I Find My Way into the Same Old Jam

For more than a year, some of my friends and I have been sharing music. We’re supposed to review/rate what gets shared with us, and share those reviews with the group, but that doesn’t always happen.

Led Zeppelin’s self-titled (1969)

This is not my favorite Zeppelin studio album. That distinction goes to III (with a score of 3.6/5). Nor is this my least favorite. That would be Presence which still gets a straight 3/5, so it’s not like there’s a huge gap between them. This ties for my third favorite, with a 3.4/5.

Let me first start by saying that while I love a lot of what Jimmy Page does, some times his solos just sound like messy noodling. While technically impressive, it doesn’t always contribute musically. While technically impressive, it doesn’t always contribute musically. That might be the biggest downer for me. None of the songs are bad (I can only think of four songs in their whole catalogue I don’t really care for. Although to be fair, there’s only three of their songs that I wish I wrote. And none of those are Stairway to Heaven, which is just alright.), but for a lot of them I have to be in a mood to get the Led out, and still they might not be the tracks I turn to first.

Also, while I love the blues based sound they’ve got going on (especially How Many More Times), I don’t love that they don’t always give credit to the musicians who inspired them … and whose songs they sometimes cover or reference. It got them in some legal trouble, which is too bad.

I feel like the album opens with some of the best stuff. Both Good Times, Bad Times and Babe I’m Gonna Leave You are great. Communications Breakdown is good, too. But my favorite is (of all things) the raga rock Black Mountain Slide. I like it partly just because it’s different. I also think it’s more of the most musical things on the album.

Years and Years – Communion (2015)

Like LCD Soundsystem, I wasn’t really impressed with the vocals on this album. However, I can at least appreciate that these guys have pretty good voices, it just isn’t really my style.

And at first, I thought the beat was going to be pretty good. I really liked what they had going on during Foundation. But the next couple of songs were just meh. And then Take Shelter came on and I had a really hard time not just skipping it. The basic drum and bass “riddim” they use in that song has a name: Dembow. It is also the defining characteristic of the tramp-stamp of music: Reggaeton. Don’t let the name fool you, it’s more Latino hip-hop than anything from ’60s Jamaica. And everything I’ve ever heard is just trashy. And having served a state-side Spanish-speaking mission, I’ve heard a lot of it. Maybe Take Shelter isn’t that bad, but the beat totally killed it for me.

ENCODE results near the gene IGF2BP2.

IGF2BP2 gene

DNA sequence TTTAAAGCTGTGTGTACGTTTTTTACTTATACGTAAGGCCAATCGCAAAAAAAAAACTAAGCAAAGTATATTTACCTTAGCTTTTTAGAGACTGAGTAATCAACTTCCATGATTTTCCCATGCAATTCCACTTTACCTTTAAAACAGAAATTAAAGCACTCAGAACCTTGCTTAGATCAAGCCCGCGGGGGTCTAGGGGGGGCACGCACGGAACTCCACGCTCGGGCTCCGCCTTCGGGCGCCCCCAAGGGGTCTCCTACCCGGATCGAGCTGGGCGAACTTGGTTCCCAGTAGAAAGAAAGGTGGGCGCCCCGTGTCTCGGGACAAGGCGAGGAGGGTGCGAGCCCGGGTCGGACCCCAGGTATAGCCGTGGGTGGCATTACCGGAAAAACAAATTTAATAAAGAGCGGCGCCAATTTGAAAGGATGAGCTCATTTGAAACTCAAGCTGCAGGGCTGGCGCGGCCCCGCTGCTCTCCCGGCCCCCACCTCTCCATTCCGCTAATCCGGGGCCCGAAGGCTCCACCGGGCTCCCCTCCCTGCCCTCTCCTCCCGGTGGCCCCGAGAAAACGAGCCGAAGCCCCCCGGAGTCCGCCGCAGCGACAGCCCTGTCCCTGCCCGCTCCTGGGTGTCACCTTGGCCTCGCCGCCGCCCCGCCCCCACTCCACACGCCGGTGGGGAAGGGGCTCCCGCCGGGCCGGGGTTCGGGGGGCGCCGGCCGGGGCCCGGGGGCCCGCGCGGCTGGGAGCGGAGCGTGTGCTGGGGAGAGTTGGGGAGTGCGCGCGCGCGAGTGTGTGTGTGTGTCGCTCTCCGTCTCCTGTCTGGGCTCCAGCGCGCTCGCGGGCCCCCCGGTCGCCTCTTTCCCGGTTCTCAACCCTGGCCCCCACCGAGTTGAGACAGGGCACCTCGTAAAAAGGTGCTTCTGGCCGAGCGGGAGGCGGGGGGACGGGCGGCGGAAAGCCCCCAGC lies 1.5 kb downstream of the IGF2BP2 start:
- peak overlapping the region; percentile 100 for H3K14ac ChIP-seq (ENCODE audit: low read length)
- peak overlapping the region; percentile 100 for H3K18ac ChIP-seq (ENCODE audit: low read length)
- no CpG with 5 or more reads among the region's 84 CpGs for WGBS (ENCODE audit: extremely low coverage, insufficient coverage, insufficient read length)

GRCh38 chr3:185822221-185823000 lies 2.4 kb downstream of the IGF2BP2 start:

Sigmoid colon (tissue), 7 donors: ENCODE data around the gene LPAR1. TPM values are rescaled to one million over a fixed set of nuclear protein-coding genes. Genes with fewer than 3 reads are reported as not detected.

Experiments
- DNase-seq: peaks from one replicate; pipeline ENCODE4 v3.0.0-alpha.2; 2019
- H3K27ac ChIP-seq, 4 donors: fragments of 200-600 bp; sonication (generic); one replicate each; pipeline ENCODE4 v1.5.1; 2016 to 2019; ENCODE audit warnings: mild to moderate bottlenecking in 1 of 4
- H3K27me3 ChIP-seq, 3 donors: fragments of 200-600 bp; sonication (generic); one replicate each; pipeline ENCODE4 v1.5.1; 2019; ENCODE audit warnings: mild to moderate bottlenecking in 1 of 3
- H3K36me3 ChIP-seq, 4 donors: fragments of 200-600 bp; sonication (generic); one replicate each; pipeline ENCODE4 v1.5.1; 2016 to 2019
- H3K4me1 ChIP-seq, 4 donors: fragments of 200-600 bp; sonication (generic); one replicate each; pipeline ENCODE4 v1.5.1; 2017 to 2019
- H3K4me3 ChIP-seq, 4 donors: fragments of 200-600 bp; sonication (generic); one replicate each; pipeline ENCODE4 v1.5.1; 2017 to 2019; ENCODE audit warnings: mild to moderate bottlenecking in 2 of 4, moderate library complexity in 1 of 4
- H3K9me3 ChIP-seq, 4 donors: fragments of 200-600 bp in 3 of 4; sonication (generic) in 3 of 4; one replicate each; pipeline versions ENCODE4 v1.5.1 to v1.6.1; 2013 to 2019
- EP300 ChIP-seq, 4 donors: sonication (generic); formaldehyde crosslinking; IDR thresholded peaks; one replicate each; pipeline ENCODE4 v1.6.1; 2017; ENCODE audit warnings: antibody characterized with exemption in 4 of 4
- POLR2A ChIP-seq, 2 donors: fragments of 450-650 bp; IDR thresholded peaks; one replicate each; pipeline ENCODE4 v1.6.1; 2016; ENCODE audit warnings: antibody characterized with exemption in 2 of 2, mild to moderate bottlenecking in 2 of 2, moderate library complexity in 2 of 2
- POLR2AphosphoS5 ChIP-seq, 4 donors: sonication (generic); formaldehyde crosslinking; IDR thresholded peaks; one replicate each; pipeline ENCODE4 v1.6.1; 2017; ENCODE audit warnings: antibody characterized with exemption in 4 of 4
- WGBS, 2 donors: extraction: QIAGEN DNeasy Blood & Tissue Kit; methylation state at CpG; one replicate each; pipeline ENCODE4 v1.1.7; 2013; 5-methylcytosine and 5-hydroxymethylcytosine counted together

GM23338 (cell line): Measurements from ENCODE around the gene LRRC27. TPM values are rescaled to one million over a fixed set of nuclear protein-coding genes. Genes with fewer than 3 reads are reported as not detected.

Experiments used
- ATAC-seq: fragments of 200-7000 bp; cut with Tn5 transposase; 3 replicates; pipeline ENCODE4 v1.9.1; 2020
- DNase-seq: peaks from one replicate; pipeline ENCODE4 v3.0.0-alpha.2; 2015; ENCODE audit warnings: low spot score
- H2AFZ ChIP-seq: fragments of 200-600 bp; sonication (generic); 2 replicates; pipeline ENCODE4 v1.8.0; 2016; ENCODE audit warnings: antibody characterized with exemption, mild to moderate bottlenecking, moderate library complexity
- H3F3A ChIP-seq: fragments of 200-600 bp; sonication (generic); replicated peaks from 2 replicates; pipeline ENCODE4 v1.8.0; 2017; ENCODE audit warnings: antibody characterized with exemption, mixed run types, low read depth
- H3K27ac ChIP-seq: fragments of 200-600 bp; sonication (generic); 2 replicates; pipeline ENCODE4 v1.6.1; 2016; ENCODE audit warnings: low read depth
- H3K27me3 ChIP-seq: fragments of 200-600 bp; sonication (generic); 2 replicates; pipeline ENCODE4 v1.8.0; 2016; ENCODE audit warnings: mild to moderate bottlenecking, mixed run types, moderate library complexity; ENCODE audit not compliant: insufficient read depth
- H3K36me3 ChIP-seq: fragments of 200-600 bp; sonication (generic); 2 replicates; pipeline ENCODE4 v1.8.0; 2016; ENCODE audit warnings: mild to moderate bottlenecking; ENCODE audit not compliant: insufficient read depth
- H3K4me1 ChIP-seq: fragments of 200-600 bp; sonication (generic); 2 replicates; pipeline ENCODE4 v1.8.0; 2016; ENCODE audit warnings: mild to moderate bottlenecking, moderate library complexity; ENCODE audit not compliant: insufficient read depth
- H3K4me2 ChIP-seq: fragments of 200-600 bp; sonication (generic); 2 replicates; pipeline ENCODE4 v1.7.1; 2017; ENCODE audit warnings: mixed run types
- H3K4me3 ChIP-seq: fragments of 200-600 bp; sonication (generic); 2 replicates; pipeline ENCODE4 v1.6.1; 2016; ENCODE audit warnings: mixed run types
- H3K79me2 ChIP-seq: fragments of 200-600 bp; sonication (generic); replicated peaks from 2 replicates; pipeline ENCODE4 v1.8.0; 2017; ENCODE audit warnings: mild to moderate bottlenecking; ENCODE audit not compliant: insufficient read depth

King was probably my favorite song, and even then it wasn’t mind-blowing. It was just one of the few I wouldn’t mind hearing if it showed up on a playlist or something. Eyes Shut reminded me of Sam Smith (who I wasn’t really impressed with), but better. Desire had one of the better beats on the album. But both songs were just ok – better than most of the album, but still just ok compared to … well, pretty much everything else I’ve ever listened to.

This isn’t terrible. It just really isn’t my kind of music. This album didn’t really do anything for me. 2/5

Another Honest Jon’s Chop Up! – Rocket Juice and the Moon (2012)

This is a collaboration between guitarist / keyboardist Damon Albarn (of Blur and The Gorillaz), bassist Flea (of Red Hot Chili Peppers) and drummer Tony Allen. I had never heard of Tony Allen before, but apparently the Nigerian drummer has been active since the late ’60s. He’s apparently a legend. Knowing that is pretty important going into this album.

There are actually conflicting statements on whether “Rocket Juice and the Moon” is the name of both the group and their album, or just the album. In 2011 they performed together at a jazz festival under the name “Another Honest Jon’s Chop Up!”, but the album came out after that and the only name of any kind on it is Rocket Juice and the Moon. I guess that means they could have changed their name.